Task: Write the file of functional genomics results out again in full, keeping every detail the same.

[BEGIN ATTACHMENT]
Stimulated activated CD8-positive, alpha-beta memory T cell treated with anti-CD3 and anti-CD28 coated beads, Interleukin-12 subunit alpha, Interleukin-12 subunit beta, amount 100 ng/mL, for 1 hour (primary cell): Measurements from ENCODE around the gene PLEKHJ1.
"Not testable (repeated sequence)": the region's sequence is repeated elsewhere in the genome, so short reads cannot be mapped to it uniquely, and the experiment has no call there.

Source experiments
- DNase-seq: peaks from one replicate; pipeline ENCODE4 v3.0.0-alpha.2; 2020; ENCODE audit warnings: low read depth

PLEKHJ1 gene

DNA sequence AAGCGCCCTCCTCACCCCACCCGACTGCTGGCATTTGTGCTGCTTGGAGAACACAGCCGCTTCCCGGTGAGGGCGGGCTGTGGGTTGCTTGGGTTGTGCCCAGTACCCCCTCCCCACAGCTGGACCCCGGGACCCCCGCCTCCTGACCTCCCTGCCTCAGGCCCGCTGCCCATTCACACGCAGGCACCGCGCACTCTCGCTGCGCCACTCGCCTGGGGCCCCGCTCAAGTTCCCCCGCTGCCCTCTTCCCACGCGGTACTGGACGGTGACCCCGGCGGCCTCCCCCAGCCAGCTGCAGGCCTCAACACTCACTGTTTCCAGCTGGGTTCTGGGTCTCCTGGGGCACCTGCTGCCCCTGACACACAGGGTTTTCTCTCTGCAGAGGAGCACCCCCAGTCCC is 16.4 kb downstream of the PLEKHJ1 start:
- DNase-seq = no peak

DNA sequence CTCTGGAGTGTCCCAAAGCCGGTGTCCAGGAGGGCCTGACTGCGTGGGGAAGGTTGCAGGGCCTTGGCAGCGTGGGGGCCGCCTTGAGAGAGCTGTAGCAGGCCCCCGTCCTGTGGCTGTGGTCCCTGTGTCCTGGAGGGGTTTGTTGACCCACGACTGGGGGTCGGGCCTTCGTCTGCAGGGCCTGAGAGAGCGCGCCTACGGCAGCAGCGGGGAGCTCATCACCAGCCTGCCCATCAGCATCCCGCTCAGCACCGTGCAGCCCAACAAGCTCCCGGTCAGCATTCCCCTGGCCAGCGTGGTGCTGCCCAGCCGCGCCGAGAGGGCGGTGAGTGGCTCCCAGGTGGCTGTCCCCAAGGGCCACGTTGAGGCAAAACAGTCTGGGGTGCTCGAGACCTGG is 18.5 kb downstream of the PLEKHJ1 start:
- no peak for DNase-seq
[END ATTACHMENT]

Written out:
Stimulated activated CD8-positive, alpha-beta memory T cell treated with anti-CD3 and anti-CD28 coated beads, Interleukin-12 subunit alpha, Interleukin-12 subunit beta, amount 100 ng/mL, for 1 hour (primary cell): Measurements from ENCODE around the gene PLEKHJ1.
"Not testable (repeated sequence)": the region's sequence is repeated elsewhere in the genome, so short reads cannot be mapped to it uniquely, and the experiment has no call there.

Source experiments
- DNase-seq: peaks from one replicate; pipeline ENCODE4 v3.0.0-alpha.2; 2020; ENCODE audit warnings: low read depth

PLEKHJ1 gene

DNA sequence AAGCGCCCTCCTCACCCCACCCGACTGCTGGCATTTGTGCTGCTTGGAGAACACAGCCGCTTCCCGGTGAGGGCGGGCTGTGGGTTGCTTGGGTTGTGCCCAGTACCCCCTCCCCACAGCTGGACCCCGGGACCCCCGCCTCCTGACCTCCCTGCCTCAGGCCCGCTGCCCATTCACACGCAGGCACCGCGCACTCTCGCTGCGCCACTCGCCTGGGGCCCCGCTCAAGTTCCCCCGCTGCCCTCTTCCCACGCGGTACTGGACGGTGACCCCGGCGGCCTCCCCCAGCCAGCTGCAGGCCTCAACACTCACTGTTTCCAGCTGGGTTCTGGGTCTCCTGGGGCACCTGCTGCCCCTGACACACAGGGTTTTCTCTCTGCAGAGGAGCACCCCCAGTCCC is 16.4 kb downstream of the PLEKHJ1 start:
- DNase-seq = no peak

DNA sequence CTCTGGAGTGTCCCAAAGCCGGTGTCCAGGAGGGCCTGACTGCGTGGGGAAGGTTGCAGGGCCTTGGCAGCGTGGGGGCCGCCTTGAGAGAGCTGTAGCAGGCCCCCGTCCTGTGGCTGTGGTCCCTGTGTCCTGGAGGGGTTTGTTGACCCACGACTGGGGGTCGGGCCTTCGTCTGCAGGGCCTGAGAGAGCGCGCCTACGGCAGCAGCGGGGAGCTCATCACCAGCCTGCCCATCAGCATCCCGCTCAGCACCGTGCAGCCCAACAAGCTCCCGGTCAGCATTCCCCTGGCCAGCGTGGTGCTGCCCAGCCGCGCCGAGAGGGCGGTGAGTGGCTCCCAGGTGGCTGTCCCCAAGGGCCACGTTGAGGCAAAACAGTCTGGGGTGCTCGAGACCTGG is 18.5 kb downstream of the PLEKHJ1 start:
- no peak for DNase-seq